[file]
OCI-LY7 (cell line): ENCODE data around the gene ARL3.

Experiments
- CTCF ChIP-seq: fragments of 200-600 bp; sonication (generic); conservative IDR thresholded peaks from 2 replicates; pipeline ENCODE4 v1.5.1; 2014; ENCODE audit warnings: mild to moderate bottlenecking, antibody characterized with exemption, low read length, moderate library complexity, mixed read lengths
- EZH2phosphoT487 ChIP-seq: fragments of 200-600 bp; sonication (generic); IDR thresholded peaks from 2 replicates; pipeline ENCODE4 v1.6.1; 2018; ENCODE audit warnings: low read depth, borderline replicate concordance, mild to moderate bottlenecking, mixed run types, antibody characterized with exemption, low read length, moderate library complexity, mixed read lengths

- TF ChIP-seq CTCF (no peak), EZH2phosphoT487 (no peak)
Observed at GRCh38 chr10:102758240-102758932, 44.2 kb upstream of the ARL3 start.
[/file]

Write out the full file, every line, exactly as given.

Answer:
OCI-LY7 (cell line): ENCODE data around the gene ARL3.

Experiments
- CTCF ChIP-seq: fragments of 200-600 bp; sonication (generic); conservative IDR thresholded peaks from 2 replicates; pipeline ENCODE4 v1.5.1; 2014; ENCODE audit warnings: mild to moderate bottlenecking, antibody characterized with exemption, low read length, moderate library complexity, mixed read lengths
- EZH2phosphoT487 ChIP-seq: fragments of 200-600 bp; sonication (generic); IDR thresholded peaks from 2 replicates; pipeline ENCODE4 v1.6.1; 2018; ENCODE audit warnings: low read depth, borderline replicate concordance, mild to moderate bottlenecking, mixed run types, antibody characterized with exemption, low read length, moderate library complexity, mixed read lengths

- TF ChIP-seq CTCF (no peak), EZH2phosphoT487 (no peak)
Observed at GRCh38 chr10:102758240-102758932, 44.2 kb upstream of the ARL3 start.